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38 Mile Cross Country Flighty by
Genesee Valley Aero Modelers

On Saturday, July 24th, 1993, two members of the G. V. A. M., Dick Parshall and Jim McBride, took on the challenge of a cross country flight. They took off from our field near Honeoye, N. Y. and flew nonstop to the field of the SkyRovers Flying Club in Phelps, N. Y. The flight lasted one hour and two minutes and covered a ground distance of approximately 38 miles.

The planning for this flight began in the winter of '92, working out such problems as the best aircraft/engine combination for the job, fuel system to provide the needed range, transportation for the pilots on the ground, the best route to travel, and communications.

In the weeks prior to the flight the route was driven several times and altered to avoid areas of heavy traffic and limited visibility. The route was also surveyed for possible emergency landing sites.

Both pilots chose large, stable, high lift type aircraft to fly. Dick had his SIG Kadet Senior powered by an O.S. .75 four stroke, and Jim flew a Mercury "old timer" powered by a Saito .45 four stroke. Both aircraft carried additional fuel including oversized tanks and in Dick's case a Perry pump to transfer the fuel to a header tank. Dick's total fuel load was about 44 ounces and Jim carried about 24 ounces.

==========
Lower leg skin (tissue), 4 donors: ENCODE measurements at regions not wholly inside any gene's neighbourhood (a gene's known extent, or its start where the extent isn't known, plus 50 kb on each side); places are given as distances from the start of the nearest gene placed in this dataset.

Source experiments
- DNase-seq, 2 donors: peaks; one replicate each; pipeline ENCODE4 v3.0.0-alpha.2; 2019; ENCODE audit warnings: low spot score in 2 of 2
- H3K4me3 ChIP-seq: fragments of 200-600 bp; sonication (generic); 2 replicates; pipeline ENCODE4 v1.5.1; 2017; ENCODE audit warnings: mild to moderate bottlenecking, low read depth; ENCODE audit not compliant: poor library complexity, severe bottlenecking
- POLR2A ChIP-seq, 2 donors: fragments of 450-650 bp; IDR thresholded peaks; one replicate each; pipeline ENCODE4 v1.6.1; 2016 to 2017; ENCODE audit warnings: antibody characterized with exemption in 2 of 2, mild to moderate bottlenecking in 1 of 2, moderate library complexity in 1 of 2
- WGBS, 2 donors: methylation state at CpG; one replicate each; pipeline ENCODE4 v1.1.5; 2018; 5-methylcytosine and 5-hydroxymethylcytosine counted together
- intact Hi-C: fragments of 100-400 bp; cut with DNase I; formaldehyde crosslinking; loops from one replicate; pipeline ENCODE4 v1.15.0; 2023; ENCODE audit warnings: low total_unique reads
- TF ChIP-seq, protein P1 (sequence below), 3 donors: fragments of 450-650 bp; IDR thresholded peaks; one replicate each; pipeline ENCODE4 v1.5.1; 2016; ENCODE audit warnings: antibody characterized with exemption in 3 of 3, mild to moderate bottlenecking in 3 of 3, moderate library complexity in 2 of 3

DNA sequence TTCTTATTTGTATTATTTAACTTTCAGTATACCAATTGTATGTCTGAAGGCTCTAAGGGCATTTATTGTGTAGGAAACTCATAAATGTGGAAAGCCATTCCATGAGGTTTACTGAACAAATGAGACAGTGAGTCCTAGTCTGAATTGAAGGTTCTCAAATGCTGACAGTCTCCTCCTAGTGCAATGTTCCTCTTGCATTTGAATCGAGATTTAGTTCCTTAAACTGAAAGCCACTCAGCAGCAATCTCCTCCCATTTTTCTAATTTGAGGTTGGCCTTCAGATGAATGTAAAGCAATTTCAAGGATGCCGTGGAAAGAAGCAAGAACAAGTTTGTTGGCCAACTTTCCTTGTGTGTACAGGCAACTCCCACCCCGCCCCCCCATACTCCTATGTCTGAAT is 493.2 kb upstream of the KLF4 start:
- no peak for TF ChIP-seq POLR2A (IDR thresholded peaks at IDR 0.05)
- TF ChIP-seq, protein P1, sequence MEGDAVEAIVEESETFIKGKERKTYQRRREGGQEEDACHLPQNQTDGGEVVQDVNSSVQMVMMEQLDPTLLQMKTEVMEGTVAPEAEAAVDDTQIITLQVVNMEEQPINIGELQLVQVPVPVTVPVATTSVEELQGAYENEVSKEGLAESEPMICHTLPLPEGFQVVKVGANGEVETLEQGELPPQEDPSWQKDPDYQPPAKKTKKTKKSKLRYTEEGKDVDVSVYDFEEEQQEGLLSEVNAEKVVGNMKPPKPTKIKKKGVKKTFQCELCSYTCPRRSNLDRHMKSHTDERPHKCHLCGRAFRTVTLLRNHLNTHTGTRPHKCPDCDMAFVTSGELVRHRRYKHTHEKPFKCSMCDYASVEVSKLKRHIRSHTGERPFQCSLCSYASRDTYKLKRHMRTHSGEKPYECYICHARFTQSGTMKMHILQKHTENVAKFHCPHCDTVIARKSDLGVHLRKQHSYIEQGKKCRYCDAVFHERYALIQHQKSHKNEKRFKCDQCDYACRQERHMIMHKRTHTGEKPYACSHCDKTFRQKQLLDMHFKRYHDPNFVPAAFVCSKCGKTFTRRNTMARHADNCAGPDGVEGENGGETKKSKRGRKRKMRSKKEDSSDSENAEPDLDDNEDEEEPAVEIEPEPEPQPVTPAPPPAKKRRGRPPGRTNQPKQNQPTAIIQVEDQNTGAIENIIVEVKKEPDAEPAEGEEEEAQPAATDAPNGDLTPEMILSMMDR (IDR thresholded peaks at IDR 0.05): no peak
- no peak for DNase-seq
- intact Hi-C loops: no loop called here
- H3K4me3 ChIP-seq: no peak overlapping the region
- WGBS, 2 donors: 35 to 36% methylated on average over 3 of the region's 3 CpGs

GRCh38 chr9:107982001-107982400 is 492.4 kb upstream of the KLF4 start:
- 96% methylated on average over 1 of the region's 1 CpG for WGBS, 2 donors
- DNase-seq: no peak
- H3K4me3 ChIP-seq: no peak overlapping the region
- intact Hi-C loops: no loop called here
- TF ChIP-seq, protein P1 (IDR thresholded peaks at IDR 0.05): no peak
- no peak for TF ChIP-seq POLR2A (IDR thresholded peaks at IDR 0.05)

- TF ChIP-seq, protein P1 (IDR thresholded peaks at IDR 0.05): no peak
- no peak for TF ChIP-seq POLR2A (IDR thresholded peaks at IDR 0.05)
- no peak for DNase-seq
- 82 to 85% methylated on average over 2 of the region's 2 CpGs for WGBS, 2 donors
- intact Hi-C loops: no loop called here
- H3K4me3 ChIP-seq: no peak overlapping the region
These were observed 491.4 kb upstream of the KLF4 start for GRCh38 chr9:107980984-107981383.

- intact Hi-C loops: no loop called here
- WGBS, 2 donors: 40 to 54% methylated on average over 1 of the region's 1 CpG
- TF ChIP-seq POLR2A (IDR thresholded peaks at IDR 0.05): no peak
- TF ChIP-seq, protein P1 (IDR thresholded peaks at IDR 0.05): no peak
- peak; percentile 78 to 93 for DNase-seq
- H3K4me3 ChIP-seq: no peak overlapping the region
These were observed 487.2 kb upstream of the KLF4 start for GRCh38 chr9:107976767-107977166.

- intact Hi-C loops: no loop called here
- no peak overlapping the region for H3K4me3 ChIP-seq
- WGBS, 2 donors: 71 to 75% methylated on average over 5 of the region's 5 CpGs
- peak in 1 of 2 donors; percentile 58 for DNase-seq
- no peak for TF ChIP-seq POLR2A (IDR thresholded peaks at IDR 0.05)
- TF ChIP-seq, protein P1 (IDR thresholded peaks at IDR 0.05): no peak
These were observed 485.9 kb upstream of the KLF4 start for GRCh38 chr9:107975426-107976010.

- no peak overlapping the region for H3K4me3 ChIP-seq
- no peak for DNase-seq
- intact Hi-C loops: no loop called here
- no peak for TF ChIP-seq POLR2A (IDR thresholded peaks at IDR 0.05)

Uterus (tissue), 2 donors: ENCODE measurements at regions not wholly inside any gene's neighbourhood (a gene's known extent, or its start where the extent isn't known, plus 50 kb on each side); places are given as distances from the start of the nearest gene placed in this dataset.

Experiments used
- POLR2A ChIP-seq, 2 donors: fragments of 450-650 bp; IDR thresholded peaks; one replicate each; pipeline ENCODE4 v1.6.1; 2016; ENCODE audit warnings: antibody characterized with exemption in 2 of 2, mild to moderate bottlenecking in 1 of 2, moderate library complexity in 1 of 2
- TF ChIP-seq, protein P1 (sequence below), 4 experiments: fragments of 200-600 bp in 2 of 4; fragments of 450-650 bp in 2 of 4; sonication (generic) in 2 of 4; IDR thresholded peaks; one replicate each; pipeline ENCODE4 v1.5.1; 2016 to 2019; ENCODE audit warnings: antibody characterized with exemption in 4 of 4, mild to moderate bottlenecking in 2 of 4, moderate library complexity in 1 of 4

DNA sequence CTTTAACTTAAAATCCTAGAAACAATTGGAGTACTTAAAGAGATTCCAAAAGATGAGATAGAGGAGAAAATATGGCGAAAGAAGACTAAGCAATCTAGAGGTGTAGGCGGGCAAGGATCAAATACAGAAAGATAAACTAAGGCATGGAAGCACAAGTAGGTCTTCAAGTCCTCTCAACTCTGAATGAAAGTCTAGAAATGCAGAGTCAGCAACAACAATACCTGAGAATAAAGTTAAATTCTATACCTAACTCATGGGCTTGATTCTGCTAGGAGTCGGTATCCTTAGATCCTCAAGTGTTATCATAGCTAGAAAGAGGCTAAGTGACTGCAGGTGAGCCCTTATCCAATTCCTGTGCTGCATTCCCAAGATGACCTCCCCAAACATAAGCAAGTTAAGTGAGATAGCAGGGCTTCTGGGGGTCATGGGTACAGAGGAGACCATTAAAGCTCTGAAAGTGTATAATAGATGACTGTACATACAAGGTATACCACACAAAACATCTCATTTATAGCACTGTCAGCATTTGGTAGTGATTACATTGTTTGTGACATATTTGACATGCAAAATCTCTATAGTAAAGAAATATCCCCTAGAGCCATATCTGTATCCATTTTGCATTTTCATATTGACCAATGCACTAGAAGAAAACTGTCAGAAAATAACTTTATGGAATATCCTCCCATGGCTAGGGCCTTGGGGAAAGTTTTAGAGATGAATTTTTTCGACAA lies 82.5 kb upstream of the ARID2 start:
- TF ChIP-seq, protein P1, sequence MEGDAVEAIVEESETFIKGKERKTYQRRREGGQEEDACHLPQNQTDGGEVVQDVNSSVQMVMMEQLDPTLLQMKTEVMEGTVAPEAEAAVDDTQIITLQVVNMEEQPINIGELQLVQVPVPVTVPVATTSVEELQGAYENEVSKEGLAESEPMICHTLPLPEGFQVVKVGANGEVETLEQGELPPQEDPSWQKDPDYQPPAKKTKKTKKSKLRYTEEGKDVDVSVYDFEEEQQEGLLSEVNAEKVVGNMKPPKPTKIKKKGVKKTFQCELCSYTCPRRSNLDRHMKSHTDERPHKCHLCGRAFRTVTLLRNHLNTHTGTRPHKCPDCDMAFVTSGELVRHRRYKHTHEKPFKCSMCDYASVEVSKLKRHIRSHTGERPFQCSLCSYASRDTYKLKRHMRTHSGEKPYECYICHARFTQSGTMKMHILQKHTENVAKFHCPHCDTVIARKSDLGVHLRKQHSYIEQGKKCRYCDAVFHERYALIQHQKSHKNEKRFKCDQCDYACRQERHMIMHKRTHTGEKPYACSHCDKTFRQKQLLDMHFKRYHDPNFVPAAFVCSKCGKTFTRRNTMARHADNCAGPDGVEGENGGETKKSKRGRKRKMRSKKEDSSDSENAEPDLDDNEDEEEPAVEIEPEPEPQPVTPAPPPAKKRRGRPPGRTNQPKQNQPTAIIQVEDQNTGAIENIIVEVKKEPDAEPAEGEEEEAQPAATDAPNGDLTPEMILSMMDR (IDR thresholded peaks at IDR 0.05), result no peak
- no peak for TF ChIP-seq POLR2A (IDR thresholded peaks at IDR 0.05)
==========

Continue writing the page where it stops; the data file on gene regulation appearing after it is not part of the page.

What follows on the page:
At 8 a.m. the crew gathered at the field in Honeoye. This included: Eric Higham, driver, John Ward, communications and primary spotter, and Carol Fertig, backup spotter. Dick's friend Carl Trubio brought video equipment to record the flight. A bench seat, with seat belts, had been bolted in the back of Eric's pickup truck for the pilots. John brought a mobile ham radio to communicate with the Sky Rovers field, and short range head set radios for communications between the pilots in the back of the pickup and the driver's cab.

By 8:30 a.m. both planes had been fueled, test run, and test flown. Jim's Mercury struggled into the air with its full load of fuel, Dick's Senior followed, and after a quick search for his sunglasses everyone was loaded in the vehicles and was off to Phelps. Jim spent the entire trip at an altitude of about 1000', while Dick felt more comfortable down low at about 200'. The vehicles maintained a speed of about 40-45 miles per hour for most of the trip. With stops at intersections etc. The average ended up at 37 m.p.h.

Most of the trip went smoothly with a number of interesting looks and "thumbs up" from people that were passed along the way. As the planes approached the Sky Rovers' field a stretch of difficult visibility was encountered; Dick's plane was lost from sight momentarily, but he soon spotted it and performed a victory loop. By this time the planes were visible from the airstrip.

At the field Jim started bringing the Mercury down from his high perch and its engine quit (in retrospect he thinks the fuel flowed away from the tank pickup in the dive) and set the plane down in a very nice dead stick landing. Dick circled the field two or three times, and set the Senior gently down right on the center line.

The elapsed time was actually about 15 minutes less than anticipated, so both planes had an ample reserve of fuel. Dick still had about 16 ounces remaining and Jim had about 6 ounces, so they each had at least a 25% reserve.

This was quite an achievement and I think everone involved will remember it for years to come. Congratulations to Dick, Jim, Eric, and John on a job well done.

Written by Dave Beckwith, GVAM